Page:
taken offsite overnight for exhibition by other exhibitors. With the 
exception discussed above for loans between zoological facilities, the 
provisions of Sec.  2.126(c) will apply to zoological facilities, just 
as Policy 2 has applied to permanent facilities such as zoos.
    Issue: The proposed rule included the requirement that an itinerary 
contain the following information:
     The name(s) of the person(s) who intends to exhibit the 
animal(s) and transport the animal(s) for exhibition purposes, 
including any business name(s) and current Act license or registration 
number(s) and, in the event that any animal is leased, borrowed, 
loaned, or under some similar arrangement, the name of the person who 
owns such animal;
     The name, identification number or identifying 
characteristics, species (common or scientific name), sex and age of 
each animal; and
     The names, dates, and locations (with addresses) where the 
animals will travel, be housed, and be exhibited, including all 
anticipated dates and locations (with addresses) for any stops and 
layovers.
    Several commenters stated the required information is duplicative 
of information the exhibitor is already required to file. Several 
commenters stated that all animals already must be accompanied by a 
valid, current health certification, which indicates the animal's age, 
sex, species, and identification number where applicable. One commenter 
stated that the proposed requirements would be duplicative of 
information the exhibitor already files each year as part of its 
license renewal. The commenter stated that the information already 
submitted includes a complete list of cities and precise engagement 
dates and venues.
    Response: We are making no changes based on these comments. This 
rule requires information beyond that collected by other programs and 
agencies regarding the movement of animals. The information provided in 
a health certificate does not encompass all the information required 
under Policy 2 and the more specific requirements of Sec.  2.126 of 
this rule. Additionally, it is important that this information be 
submitted and distributed to our field inspectors in a timely manner. 
Having to rely on incomplete information collected by other parties 
would not allow efficient and effective use of APHIS resources. We do 
not expect that there will be a significant increase in reporting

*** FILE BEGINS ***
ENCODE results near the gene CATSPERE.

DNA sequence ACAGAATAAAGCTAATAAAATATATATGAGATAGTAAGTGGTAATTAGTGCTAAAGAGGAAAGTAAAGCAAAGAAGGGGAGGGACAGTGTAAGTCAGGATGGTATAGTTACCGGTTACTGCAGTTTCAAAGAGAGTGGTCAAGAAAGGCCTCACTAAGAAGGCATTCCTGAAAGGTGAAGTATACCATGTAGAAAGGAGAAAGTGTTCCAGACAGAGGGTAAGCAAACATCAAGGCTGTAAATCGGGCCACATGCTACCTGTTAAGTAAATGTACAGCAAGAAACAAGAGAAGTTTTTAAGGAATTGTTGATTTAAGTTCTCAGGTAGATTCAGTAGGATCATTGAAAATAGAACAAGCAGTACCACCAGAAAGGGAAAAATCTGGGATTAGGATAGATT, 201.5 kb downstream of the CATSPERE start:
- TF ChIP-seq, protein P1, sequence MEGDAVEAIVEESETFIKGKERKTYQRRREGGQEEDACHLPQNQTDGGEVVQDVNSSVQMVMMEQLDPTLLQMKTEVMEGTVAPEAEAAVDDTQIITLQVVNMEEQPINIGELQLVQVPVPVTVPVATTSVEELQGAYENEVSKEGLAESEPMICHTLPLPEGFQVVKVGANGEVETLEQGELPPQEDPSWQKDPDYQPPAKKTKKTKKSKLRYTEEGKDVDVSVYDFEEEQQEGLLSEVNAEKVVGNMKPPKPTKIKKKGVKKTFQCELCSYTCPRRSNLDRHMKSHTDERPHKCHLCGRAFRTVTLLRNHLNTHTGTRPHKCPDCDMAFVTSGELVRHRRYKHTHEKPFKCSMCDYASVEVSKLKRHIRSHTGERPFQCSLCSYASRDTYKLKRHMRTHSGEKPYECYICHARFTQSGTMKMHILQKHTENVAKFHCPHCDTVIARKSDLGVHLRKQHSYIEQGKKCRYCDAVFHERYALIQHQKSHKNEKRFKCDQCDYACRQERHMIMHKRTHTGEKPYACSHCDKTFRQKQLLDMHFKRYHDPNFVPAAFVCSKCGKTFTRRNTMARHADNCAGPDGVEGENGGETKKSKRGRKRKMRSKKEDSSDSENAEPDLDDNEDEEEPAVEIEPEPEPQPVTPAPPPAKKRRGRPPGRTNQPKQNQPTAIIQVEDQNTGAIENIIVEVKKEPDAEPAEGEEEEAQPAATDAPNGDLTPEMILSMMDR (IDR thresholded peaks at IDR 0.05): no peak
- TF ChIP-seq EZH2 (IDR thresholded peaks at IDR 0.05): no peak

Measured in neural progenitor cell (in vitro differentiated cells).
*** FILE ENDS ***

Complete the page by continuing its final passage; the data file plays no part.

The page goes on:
requirements for exhibitors who already comply with the regulations and 
Policy 2. Exhibitors who submit a yearly itinerary that does not change 
would not need to submit further itineraries under this rule. However, 
any changes to that yearly submission would need to be reported to 
APHIS.
    Issue: As part of the proposed rule, in accordance with the 
requirements of the Paperwork Reduction Act (44 U.S.C. 3501 et seq.), 
APHIS provided an estimate of the public reporting burden for the 
collection of information that would occur under the provisions of the 
proposal. We estimated that the number of respondents who would provide 
information to APHIS if the proposed rule were made final would be 300, 
and that each respondent would provide an average of 8.66 responses per 
year, for a total of approximately 2,600 responses per year. We 
estimated that each response would take an average of 0.25 hours to 
complete.
    One commenter, a representative of the AZA, estimated that because 
many AZA-accredited zoos and aquariums conduct offsite outreach 
programs at locations such as schools and nursing homes, the AZA's 221 
accredited zoos and aquariums alone would make a total of at least 
50,000 to 70,000 submissions annually. Another commenter stated that 
adjustments to itineraries would require more than 15 minutes each.
    Response: Based on comments we received from the public and upon 
review of our estimate of potential reporting burden for this rule, we 
agree that submissions by permanently based zoological facilities were 
underrepresented in our estimate. However, we disagree with the